A senior Nvidia (opens in new tab) figure has said that DirectX 10.1 "won't make much difference when it comes out."
Nick Stam, director of Technical Marketing for Nvidia, also admitted making products compatible with Windows Vista had been difficult. He made the comments at a briefing in London yesterday.
"Vista out of the chute was hard, but we weren't the only ones caught in that," said Stam, citing Adobe and Creative as other companies who experienced significant Vista compatibility issues. Nvidia has also been criticised for not enabling SLI compatibility on the platform quick enough. "Microsoft were changing things...[it] impacted the driver team in a big way."
And since then? "We've worked really hard to get Vista and XP on a par," explained Stam. "In some cases Vista gives better performance." Mentioning that drivers were historically a pain, Stam pointed out that there could be up to 20 million lines of code for a single thread.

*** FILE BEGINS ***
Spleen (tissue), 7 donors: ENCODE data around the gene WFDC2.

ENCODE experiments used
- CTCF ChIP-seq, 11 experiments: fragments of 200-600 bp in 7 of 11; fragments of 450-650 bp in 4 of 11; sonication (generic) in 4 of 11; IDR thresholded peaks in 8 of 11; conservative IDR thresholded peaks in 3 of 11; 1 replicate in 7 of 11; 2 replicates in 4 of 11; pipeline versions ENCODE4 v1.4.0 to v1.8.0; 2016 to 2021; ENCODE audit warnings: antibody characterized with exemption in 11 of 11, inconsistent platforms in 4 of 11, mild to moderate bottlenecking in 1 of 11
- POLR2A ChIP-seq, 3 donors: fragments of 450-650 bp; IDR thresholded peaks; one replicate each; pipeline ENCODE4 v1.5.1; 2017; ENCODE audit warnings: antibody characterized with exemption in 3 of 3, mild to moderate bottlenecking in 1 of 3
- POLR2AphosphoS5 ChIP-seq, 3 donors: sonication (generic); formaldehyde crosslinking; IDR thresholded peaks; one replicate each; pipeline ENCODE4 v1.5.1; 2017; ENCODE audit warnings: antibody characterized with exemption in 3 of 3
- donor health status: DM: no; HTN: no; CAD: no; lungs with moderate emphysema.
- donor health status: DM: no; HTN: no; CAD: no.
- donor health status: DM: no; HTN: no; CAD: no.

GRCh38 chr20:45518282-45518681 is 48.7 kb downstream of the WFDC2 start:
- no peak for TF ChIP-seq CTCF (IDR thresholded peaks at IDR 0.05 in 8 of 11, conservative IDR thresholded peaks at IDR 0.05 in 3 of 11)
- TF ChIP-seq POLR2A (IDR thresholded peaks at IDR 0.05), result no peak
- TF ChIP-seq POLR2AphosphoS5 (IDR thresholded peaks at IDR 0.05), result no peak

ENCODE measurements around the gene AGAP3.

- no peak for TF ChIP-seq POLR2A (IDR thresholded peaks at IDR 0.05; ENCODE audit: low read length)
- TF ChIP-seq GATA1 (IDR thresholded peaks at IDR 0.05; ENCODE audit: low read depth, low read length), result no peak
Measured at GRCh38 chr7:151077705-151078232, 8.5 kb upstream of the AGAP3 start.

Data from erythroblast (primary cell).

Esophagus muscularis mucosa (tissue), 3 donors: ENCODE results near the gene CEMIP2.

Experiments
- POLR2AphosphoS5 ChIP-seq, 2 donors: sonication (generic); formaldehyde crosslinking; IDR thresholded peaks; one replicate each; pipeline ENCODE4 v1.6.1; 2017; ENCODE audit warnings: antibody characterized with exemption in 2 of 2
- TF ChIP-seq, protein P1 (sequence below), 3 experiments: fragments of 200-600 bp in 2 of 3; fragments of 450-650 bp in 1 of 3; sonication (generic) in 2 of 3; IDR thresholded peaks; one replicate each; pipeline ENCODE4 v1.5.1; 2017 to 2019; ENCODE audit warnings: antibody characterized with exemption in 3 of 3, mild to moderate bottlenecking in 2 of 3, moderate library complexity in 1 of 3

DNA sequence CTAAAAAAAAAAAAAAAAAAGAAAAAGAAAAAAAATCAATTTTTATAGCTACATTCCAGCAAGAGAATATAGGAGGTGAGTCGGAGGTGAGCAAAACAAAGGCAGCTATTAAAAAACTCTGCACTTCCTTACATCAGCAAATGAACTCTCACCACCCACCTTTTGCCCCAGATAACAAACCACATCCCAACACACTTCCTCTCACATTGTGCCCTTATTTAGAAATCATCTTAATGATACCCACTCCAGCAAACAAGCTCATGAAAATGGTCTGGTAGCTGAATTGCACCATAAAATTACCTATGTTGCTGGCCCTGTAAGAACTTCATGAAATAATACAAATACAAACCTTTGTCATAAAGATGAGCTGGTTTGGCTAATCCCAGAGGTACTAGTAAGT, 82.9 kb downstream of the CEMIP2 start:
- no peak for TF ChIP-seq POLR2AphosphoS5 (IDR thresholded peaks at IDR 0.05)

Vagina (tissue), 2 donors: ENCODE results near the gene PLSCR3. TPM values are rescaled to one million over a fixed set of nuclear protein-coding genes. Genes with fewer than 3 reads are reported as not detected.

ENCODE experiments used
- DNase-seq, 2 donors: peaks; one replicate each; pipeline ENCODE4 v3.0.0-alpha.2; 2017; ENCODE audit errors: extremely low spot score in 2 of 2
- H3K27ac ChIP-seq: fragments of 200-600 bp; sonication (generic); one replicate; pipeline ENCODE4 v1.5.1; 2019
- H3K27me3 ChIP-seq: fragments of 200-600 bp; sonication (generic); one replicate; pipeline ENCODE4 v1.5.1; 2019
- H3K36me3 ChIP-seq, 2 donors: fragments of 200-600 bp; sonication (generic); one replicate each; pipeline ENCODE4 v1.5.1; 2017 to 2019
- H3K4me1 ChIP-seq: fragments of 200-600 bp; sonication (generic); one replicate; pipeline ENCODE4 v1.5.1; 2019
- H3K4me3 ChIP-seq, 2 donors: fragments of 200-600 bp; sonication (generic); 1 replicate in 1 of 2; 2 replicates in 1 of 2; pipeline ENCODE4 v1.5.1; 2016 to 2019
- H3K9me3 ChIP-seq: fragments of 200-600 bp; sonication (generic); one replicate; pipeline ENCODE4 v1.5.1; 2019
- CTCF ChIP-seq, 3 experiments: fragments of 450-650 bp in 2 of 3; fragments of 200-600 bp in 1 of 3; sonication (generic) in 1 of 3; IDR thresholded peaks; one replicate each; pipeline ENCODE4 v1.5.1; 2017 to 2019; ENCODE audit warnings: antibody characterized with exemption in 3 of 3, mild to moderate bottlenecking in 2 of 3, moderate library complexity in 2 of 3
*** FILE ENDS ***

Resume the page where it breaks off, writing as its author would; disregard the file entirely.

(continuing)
No major DX10.1 releases in 2008
Asked what he could tell us about DirectX 10.1, Stam jokingly replied: "It's coming", before adding a bit of flesh to the bones. "There are some nice efficiency standardising improvements....many of them can be done with 10 but 10.1 makes it easier to do things. Developers won't be using 10.1 today."
But it seems support for the standard could be poor initially.
"We don't see any [major] games through 2008." As Stam points out, even Microsoft admits that DirectX 10.1 isn't a big improvement on the earlier standard. It's certainly not in the league of even DirectX 9c, which became a minimum requirement for games. Asked whether he expected games to cite 10.1 as a minimum requirement, Stam replied with a blunt 'no'.
"I'm not poo pooing it," he added. "It won't make much difference when it comes out."
As for the red team, Stam clearly thinks ATI is going to be talking a lot about DirectX 10.1 though - "you may hear it overblown from the other guys."